As 3D printing hit the mainstream, it was a technology that drew in many educators because of its unlimited potential for inspiring all ages in science, engineering, technology, and far more. Whether they learned about the technology on their own, through peers, or at conferences where 3D printing was highlighted, teachers around the world began to see the light.
But as they went back to their schools and sold administrations on the idea of getting 3D printers for their students, often they were lucky enough to receive the bare basics–a grant and some hardware that no one was really sure what to do with when it came right down to it–much less manage an entire lab. Thanks to companies like 3DPrinterOS, however, it’s no longer the blind leading the blind–and not only do they cater to the educational system, they want to see students and universities thriving with multiple 3D printers in classrooms and labs.
3DPrinterOS worked to develop a software process so that once schools were on their way to actually using multiple 3D printers, teachers and administrators weren’t clueless about how to manage them and learn from how they were being used as well.
How to establish order and manage workflow? That could get tricky, and especially in a busy school. In a flash of organizational brilliance that has now developed into a full-fledged program, 3DPrinterOS came up with the idea–in collaboration with multiple other respected entities–to offer licenses to handle workflow more efficiently, working with virtually any 3D printer.
Created with Dynamism, 3D Connectors, 3D Printlife, CreativeTools and 3dortgen, 3DPrinterOS worked to develop a 3D printing license that allows learning institutions to easily distribute and track access to 3D printers across their campuses.
“In the first four weeks of operation our students have accumulated 1478 hours of 3D printing across 601 print jobs. We did this using only seven printers and a small student support staff,” said Chip Bobbert, Digital Media Engineer at Duke University. “3DPrinterOS allowed us to maximize output while minimizing input and at the same time gave a tool to our makers that is simple, easy to use, and requires a minimum amount of training.”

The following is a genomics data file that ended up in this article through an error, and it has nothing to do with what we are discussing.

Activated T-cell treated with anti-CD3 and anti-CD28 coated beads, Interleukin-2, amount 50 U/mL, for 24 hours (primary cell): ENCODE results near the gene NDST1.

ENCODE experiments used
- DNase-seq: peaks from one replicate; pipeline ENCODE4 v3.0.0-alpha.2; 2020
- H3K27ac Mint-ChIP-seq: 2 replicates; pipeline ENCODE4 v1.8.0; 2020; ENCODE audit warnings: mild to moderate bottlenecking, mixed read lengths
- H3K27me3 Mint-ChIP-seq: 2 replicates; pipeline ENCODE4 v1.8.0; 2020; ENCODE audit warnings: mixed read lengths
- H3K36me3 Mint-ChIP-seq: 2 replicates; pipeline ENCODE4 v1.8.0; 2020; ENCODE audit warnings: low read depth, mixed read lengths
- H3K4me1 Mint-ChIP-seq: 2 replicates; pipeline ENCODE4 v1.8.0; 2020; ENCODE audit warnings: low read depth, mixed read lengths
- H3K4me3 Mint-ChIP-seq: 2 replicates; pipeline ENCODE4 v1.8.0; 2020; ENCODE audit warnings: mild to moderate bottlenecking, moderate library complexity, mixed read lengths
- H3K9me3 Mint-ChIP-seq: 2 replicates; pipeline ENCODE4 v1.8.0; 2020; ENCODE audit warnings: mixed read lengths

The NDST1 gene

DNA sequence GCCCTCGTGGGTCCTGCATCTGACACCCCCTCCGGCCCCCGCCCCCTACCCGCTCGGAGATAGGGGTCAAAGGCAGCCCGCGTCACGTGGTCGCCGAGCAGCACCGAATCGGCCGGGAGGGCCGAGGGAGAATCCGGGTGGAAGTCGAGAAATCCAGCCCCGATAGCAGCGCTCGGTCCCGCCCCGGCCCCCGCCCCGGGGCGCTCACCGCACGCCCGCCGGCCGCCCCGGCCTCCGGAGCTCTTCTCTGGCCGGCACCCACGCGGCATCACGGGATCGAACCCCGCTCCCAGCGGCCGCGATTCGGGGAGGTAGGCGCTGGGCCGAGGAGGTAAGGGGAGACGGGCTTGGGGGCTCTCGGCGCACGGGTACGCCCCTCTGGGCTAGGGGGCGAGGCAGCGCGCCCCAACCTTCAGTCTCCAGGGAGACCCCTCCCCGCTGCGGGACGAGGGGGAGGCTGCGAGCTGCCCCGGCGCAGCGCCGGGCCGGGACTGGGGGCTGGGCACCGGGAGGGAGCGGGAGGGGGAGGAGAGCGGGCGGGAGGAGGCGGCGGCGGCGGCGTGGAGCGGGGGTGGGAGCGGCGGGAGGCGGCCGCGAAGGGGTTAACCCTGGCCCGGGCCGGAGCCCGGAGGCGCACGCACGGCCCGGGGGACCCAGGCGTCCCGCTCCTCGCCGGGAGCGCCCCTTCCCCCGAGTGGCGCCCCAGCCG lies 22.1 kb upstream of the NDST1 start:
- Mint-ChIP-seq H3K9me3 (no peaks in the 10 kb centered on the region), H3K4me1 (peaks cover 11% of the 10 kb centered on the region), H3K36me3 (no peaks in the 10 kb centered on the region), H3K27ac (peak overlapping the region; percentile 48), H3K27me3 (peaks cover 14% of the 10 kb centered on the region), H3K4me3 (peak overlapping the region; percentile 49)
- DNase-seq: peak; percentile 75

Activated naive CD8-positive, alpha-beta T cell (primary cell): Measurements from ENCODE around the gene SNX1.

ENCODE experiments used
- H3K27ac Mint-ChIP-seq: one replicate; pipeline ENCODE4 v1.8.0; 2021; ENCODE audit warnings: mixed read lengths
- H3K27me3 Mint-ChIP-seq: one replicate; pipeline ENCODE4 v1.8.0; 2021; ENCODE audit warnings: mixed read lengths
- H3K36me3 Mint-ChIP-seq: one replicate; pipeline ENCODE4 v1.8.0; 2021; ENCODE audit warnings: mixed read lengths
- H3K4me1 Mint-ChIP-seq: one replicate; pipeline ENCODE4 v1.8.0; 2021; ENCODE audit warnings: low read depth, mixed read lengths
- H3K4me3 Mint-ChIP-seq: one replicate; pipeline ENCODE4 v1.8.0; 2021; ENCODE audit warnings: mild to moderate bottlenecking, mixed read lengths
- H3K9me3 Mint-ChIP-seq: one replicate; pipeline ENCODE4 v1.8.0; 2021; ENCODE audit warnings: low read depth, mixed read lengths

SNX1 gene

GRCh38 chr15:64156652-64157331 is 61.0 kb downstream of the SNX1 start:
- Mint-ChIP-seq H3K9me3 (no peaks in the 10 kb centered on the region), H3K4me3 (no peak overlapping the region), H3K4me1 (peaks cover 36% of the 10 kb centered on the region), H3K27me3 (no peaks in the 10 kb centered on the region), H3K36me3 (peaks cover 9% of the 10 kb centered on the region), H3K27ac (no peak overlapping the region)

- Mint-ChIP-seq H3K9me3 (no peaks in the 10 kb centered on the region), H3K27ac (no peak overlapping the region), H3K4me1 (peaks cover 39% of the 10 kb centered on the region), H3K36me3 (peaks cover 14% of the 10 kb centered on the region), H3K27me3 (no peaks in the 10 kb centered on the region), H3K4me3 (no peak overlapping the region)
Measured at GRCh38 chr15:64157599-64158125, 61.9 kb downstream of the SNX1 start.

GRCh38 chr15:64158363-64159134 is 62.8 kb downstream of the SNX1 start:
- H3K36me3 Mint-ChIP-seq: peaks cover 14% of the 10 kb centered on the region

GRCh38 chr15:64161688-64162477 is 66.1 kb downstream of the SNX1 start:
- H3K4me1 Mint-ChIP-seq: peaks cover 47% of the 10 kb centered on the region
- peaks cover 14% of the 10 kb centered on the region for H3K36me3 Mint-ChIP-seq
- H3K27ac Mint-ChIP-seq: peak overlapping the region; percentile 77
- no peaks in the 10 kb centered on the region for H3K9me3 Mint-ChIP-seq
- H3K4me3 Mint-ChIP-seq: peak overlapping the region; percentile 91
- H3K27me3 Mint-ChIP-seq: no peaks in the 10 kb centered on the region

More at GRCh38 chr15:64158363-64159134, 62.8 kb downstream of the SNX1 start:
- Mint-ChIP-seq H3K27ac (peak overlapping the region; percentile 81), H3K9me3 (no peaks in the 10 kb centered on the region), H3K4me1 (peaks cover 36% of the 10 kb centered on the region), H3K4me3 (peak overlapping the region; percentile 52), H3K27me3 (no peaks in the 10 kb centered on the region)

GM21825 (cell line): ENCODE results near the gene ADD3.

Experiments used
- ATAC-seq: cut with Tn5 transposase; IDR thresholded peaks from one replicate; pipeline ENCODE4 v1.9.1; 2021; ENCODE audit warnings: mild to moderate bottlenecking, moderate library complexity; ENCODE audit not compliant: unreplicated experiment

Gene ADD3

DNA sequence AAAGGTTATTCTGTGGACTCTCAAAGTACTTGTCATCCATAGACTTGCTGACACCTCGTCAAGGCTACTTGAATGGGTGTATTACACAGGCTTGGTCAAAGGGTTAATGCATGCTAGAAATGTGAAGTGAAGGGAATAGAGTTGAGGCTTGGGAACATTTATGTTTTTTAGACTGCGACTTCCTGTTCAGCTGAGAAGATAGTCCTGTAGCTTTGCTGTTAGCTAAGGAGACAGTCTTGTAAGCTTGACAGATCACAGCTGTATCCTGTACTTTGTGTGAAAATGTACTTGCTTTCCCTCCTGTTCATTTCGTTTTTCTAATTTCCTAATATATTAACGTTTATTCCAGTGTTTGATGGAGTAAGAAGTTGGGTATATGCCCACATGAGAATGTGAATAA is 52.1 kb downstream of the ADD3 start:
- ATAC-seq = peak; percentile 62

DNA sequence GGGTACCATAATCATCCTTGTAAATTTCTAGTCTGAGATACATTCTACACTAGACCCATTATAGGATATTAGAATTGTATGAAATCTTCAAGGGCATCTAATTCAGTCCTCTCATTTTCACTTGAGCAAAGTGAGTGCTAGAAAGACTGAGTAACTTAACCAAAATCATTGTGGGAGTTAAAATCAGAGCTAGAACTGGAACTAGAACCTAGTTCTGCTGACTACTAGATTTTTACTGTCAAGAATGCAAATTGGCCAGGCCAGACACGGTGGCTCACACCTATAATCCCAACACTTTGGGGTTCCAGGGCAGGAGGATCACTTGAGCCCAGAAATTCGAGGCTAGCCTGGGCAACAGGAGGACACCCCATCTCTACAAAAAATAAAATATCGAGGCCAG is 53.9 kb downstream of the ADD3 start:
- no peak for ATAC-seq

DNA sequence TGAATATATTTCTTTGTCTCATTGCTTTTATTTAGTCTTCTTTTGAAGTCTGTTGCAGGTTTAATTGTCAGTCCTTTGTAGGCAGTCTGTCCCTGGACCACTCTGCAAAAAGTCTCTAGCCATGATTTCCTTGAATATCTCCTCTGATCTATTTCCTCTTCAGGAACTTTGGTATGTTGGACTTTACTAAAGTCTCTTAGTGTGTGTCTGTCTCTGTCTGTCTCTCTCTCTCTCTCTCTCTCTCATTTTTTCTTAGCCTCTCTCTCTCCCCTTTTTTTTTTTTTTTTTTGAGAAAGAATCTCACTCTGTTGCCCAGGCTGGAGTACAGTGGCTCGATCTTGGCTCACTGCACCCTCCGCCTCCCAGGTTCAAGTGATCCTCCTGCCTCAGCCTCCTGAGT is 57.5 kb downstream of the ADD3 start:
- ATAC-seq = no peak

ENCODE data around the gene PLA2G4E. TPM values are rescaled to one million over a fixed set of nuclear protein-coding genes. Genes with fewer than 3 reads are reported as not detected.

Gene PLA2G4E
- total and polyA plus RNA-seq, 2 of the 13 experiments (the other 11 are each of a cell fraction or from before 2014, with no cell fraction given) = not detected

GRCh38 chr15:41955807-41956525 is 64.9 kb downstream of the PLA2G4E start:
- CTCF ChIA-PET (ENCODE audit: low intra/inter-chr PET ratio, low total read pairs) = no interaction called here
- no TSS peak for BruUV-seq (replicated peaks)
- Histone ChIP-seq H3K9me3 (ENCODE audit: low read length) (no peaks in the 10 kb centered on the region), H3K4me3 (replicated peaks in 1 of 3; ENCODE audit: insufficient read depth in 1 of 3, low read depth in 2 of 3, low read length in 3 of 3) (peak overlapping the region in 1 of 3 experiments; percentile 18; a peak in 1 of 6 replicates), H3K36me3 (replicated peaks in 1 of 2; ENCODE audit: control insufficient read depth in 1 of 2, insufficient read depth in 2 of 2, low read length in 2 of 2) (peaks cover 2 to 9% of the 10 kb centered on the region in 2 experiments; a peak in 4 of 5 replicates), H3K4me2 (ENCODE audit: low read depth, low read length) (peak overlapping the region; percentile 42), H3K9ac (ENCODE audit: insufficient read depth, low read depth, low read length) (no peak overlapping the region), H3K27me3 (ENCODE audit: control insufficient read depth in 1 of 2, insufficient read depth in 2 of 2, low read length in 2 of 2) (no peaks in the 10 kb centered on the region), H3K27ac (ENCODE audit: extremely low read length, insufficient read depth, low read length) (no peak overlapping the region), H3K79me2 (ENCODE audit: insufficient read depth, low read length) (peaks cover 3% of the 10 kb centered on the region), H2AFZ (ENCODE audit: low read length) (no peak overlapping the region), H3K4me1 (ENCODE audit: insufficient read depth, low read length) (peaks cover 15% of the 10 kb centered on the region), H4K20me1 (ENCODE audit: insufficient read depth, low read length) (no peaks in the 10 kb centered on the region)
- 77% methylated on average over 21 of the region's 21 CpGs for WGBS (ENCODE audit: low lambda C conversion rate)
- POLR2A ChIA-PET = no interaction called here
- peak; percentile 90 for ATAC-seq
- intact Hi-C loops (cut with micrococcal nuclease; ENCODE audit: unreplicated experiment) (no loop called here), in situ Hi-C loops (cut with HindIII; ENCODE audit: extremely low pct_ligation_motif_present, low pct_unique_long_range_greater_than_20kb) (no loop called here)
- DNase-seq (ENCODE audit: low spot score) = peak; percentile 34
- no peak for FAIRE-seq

The streamlined features mean that you only have to go to one place–your monitoring dashboard–to handle workflow on multiple printers. Not only that, the schools have a way to track–and audit–all the activity going on regarding their 3D printing equipment which assists in organization, analyzing, and planning.
“We use 3DPrinterOS to track the quantity of prints going through our doors and the amount of active users we have,” said Davin Huston, Clinical Assistant Professor at Purdue. “We can use this data as a point for calculating funding and costs for semesters to come.”
Below is a video introducing educational licensing:
The premium license offers direct API, which allows for customizable and editing tools like Magic Fix for design preparation and direct streaming, and Virtual Factory for managing workflows with versatile other tools and equipment such as laser cutters, CNC machines and industrial 3D printers. It allows for management from the beginning to the very end of a project.
We’ve followed 3DPrinterOS through a fast-paced, dynamic evolution as they’ve honed their talents in giving us access to 3D printing innovations, as they have gained partners, and surpassed impressive milestones in 3D printing one after another. Certainly it will be enlightening to follow the numerous learning institutions using the licensing for tracking and analyzing and to see how they proceed further upon having that information.
Discuss this story in the 3DPrinterOS Educational License forum thread on 3DPB.com.